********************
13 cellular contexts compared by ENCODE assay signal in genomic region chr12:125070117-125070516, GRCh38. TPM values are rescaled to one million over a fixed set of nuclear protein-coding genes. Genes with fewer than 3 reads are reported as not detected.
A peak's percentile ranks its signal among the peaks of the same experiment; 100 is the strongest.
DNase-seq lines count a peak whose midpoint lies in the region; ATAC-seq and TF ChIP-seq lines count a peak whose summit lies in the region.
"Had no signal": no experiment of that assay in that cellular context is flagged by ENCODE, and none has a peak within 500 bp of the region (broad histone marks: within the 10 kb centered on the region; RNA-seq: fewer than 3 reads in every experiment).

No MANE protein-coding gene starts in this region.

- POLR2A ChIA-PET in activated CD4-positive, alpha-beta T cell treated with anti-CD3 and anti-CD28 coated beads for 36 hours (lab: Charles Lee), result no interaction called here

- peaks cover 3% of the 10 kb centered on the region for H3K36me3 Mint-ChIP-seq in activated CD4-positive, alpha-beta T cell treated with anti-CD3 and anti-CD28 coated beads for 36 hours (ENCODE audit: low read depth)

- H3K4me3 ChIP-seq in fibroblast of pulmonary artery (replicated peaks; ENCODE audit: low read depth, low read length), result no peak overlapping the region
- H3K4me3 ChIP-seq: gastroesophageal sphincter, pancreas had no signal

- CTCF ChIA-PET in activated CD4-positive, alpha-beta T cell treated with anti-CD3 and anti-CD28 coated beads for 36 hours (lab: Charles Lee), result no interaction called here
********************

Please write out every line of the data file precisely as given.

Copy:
13 cellular contexts compared by ENCODE assay signal in genomic region chr12:125070117-125070516, GRCh38. TPM values are rescaled to one million over a fixed set of nuclear protein-coding genes. Genes with fewer than 3 reads are reported as not detected.
A peak's percentile ranks its signal among the peaks of the same experiment; 100 is the strongest.
DNase-seq lines count a peak whose midpoint lies in the region; ATAC-seq and TF ChIP-seq lines count a peak whose summit lies in the region.
"Had no signal": no experiment of that assay in that cellular context is flagged by ENCODE, and none has a peak within 500 bp of the region (broad histone marks: within the 10 kb centered on the region; RNA-seq: fewer than 3 reads in every experiment).

No MANE protein-coding gene starts in this region.

- POLR2A ChIA-PET in activated CD4-positive, alpha-beta T cell treated with anti-CD3 and anti-CD28 coated beads for 36 hours (lab: Charles Lee), result no interaction called here

- peaks cover 3% of the 10 kb centered on the region for H3K36me3 Mint-ChIP-seq in activated CD4-positive, alpha-beta T cell treated with anti-CD3 and anti-CD28 coated beads for 36 hours (ENCODE audit: low read depth)

- H3K4me3 ChIP-seq in fibroblast of pulmonary artery (replicated peaks; ENCODE audit: low read depth, low read length), result no peak overlapping the region
- H3K4me3 ChIP-seq: gastroesophageal sphincter, pancreas had no signal

- CTCF ChIA-PET in activated CD4-positive, alpha-beta T cell treated with anti-CD3 and anti-CD28 coated beads for 36 hours (lab: Charles Lee), result no interaction called here